All posts tagged: cooking apple

Stubble Goose and Sour Blackberries – Devil Spits Day

He who eats goose on Michaelmas day Shan’t money lack or  have debts to pay. [Old English Saying] Nottingham is rightly famous for its Goose Fair which takes place at the beginning of October each year. Its story extends at least some 700 years back into history. Goose Fairs were held around Michaelmas (29th September) when the harvest was over and the Geese were starting to fatten up picking grain left amongst the stubble in the fields. A “Stubble Goose” was a traditional feast dish for Michaelmas (in Christianity the Feast of St Michael the Archangel, marking the beginning of Autumn and the last day, according to Folklore, on which Blackberries should be picked). The carcass of the Goose was then used for making Michaelmas Broth. Story tells that thousands of  Geese were driven from Lincolnshire and Norfolk to be sold in Nottingham, in the old Market Square and that this is the origin of the modern fair, which sadly no longer sells geese,  but is now one of the largest (and oldest) travelling fairs …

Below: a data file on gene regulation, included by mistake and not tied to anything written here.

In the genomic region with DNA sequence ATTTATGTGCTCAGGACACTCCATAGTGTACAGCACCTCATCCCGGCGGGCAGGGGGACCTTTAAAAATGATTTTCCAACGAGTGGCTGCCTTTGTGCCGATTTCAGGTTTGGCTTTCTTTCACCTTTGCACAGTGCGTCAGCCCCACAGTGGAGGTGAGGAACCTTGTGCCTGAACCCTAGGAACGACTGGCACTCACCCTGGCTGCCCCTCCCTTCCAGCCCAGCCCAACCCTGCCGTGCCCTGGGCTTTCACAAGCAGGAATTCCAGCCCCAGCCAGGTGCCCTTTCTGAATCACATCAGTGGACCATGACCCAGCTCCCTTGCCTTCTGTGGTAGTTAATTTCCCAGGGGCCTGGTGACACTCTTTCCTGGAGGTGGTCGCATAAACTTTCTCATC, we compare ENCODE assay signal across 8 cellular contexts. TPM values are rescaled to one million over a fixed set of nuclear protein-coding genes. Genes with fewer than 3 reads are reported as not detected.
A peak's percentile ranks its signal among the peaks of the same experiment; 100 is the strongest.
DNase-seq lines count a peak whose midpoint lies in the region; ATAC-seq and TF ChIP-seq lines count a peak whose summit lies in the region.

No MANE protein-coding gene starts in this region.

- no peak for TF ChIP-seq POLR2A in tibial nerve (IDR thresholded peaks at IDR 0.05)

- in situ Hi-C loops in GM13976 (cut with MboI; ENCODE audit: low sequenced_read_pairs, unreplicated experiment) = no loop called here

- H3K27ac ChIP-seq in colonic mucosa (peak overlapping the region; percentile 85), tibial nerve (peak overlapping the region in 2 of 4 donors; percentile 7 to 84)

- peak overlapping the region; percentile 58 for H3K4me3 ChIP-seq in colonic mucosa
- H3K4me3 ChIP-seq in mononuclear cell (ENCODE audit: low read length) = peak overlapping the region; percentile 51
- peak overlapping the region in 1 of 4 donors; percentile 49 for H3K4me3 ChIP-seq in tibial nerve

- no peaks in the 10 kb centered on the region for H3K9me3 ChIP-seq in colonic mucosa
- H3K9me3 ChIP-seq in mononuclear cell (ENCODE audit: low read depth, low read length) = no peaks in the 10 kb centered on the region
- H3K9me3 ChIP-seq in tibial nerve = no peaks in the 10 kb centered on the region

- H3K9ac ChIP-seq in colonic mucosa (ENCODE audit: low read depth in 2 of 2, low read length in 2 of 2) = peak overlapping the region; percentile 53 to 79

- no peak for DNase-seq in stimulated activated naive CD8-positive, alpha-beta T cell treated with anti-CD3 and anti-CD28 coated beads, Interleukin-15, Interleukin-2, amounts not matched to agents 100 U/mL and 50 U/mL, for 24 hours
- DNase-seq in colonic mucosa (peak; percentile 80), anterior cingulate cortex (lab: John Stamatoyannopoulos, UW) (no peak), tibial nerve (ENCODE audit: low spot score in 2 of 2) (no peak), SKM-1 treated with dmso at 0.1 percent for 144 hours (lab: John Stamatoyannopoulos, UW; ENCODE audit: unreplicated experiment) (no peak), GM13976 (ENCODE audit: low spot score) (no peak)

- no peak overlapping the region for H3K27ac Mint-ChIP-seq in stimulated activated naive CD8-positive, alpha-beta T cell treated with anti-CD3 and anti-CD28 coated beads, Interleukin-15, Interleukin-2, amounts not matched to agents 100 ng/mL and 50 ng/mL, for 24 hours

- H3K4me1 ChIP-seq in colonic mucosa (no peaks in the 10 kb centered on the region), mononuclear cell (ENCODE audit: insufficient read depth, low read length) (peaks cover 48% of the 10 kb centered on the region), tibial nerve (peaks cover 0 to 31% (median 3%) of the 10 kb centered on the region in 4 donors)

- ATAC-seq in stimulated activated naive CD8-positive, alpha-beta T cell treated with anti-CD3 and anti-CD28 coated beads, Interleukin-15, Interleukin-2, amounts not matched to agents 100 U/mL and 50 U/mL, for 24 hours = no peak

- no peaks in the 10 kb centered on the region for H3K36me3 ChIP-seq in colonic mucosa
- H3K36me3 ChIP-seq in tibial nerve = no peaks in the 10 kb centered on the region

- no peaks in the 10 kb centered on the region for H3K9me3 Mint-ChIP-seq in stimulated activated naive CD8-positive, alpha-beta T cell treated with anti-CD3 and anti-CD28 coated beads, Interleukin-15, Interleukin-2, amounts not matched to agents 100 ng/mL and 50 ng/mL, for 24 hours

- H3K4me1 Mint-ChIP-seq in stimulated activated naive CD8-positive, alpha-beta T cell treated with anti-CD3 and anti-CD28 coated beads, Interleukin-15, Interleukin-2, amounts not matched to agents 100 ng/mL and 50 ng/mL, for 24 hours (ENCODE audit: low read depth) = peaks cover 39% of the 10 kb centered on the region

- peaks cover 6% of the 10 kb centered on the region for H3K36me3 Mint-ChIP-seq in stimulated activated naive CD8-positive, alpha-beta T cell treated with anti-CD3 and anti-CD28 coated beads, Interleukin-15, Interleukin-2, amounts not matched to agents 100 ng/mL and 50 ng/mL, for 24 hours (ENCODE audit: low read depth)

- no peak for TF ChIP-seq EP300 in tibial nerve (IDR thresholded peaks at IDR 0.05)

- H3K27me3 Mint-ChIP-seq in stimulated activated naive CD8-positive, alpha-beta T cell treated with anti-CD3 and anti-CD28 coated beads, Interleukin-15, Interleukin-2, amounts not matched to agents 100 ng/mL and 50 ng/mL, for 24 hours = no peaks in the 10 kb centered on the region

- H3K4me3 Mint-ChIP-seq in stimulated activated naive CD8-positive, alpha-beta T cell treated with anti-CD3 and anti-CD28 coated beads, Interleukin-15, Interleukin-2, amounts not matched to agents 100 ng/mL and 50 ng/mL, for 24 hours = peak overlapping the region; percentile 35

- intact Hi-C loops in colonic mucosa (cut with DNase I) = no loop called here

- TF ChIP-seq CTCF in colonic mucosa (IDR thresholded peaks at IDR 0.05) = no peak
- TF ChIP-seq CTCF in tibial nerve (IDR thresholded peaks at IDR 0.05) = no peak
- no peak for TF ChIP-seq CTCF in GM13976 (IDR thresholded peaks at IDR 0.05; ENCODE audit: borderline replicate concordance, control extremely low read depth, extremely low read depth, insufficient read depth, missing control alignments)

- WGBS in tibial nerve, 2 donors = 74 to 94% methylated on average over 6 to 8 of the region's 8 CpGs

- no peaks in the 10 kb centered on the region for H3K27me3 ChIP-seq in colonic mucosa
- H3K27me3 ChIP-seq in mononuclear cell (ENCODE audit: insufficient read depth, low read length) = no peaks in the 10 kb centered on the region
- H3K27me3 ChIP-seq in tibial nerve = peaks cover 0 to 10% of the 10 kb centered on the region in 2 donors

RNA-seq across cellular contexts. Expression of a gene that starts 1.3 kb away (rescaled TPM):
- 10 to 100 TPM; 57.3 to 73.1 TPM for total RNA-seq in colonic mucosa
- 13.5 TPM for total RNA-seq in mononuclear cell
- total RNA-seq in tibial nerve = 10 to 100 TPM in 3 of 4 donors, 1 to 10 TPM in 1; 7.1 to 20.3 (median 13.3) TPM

“Apple-In-and-Out” or Nottingham Pudding

The Bramley Apple, the unassailed Queen of the cooking apple, is said to originate in Nottinghamshire. The story tells that a young girl planted some wild pips in her back garden in Southwell, and that the ensuing tree was the first Bramley  – from which all other Bramley trees orginate. That original tree still stands, I am told, and there is a stained-glass window in Southwell Minster to commemorate this most English of apples. (I really must check this out!). We had two huge Bramley apple trees, dating from Victorian times, in our garden as a child. One was lost to a great storm around 1977, the other still stands today. My father picked every last apple from those trees (and there were hundreds…)  every Autumn and Bramleys are always in my memories of childhood meals. Nottingham Pudding It is said that Nottingham Pudding dates back to medieval times, when this satisfying mix of batter, fruit and spices frequently accompanied roast meats.  Given our central place in England’s geography and the though-flow of people from …